Tuesday, May 25, 2010

Coppola's "Tetro', and Argentina

It took me a while to catch up with Francis Ford Coppola's "Tetro,'' released last year and regarded by both its boosters and detractors as a return to edgy, experimental filmmaking. The feature film, shot with digital cameras on location in Argentina - namely, Buenos Aires and Patagonia - is beautiful to look at, has a knotty emotional core, rides on the success of strong acting and effortlessly evokes the texture and mood of Argentina.

My wife and I visited Argentina (and Chile, and Uruguay) in late 2007, and the movie brings it all back. "Tetro'' is far from a travelogue, yet feels so much like Argentina, I felt I could crawl inside the frame and be right there among the noctural city cafes and broken sidewalks, chilling out with the street characters and trolling the quasi-industrial cityscapes of La Boca, the gritty central-city district where the movie was filmed. Us, we stayed in Palermo, an up-and-coming neighborhood of restaurants, bars, shops and artisans, where Coppola maintained an office during the making of the movie. It was big local news in Buenos Aires when someone broke into the filmmaker's office and made off with the laptop that held the script for "Tetro.''

All's well that ends well, though. The film is exciting, emotionally affecting, lovely to behold, shot mostly in lustrous black and white, with dialogue in English and Spanish. It wanders a bit off course in the last half-hour with an operatic embrace of "family.'' The title character, Tetro - a blocked American writer, played by Vincent Gallo as Mr. Intensity, reinventes himself when he flees New York for Buenos Aires; he is a member of a very fractured family, indeed. "Tetro'' the movie has so many strengths, its weaknesses must be forgiven. Moreover, "Tetro'' boasts a confident performance by 20-year-old newcomer Alden Ehrenreich, who looks like a younger Leonardo DiCaprio and radiates ambition behind the baby fat. Maribel Verdu, as Tetro's wife and former therapist, turns in an assured, honed performance.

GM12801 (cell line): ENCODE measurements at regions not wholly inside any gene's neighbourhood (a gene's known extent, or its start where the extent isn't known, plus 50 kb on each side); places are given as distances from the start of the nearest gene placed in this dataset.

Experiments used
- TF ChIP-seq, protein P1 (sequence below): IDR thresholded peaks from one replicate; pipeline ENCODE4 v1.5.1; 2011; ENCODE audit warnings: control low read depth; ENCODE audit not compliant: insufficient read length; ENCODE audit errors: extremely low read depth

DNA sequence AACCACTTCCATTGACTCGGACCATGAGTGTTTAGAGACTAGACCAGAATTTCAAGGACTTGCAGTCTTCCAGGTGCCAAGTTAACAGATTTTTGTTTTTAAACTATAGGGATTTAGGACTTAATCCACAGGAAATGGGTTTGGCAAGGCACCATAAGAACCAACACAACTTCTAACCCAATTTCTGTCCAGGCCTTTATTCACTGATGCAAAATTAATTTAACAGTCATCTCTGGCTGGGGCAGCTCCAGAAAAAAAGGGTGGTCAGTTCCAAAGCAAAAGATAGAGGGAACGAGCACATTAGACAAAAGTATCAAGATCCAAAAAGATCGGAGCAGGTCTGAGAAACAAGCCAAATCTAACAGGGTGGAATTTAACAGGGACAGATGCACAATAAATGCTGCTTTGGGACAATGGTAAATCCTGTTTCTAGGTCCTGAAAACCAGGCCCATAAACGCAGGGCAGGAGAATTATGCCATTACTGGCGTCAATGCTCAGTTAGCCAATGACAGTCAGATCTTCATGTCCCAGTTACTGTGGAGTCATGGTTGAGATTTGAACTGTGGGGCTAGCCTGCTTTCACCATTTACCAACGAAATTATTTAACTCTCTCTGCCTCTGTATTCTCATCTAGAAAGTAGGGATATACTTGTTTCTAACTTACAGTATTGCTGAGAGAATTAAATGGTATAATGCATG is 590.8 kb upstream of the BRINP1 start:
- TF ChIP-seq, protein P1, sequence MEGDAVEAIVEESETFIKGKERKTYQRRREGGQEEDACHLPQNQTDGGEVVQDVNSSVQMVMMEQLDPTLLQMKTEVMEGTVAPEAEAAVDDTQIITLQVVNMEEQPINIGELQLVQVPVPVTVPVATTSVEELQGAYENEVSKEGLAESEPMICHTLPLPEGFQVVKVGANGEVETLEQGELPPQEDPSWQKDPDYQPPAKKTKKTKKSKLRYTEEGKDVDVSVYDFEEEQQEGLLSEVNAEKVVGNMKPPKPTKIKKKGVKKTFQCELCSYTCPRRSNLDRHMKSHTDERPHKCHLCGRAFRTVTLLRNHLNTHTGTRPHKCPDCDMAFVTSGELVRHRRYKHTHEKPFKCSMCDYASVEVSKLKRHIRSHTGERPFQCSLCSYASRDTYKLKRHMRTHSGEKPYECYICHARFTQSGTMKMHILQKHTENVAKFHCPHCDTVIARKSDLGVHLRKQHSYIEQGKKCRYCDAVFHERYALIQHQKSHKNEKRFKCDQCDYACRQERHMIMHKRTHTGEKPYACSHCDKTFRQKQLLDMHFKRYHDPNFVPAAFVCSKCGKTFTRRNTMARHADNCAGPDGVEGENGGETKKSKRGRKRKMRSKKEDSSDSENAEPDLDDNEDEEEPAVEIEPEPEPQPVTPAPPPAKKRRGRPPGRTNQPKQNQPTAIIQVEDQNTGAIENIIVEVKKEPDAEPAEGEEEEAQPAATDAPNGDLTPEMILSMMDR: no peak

A bit of the film was shot in Patagonia, where, alas, I have yet to go. Seeing the sun glinting off the region's glaciers - massive, pearl-white, craggy - is enough to convince me to take a road trip there, as Coppola's characters do toward the end of the movie. Coppola, now 70, with the energy of a much younger man, directed and wrote the script. It is his first original screenplay since his brilliant "The Conversation'' during his golden age: the 1970s.

Most critics have applauded Coppola's artistic courage and return to form; the film makes few concessions to Hollywood or anyone's idea of easy commercialism. My old pal and former colleague Michael Sragow, the Baltimore Sun's lead movie critic, observed that Coppola made the film the way Elia Kazan would have done it: "This film's hypnotic, tremulous black and white makes you feel as if his camera lens refracts emotion and light simultaneously.'' Peter Howell, writing in the Toronto Sun, had a nice turn of phrase, too: "Cinematographer Mihai Malaimare Jr. films in luscious widescreen monochrome that looks almost wet.''

This movie shares little of the well-made if conventional narrative arc of Coppola's classic "Godfather'' movies or "The Conversation,'' but "Tetro'' does something else they did: It makes you care about movies, makes you want to think and talk about what you see in them. And, for me, it makes me want to go back to Argentina, too, pronto.

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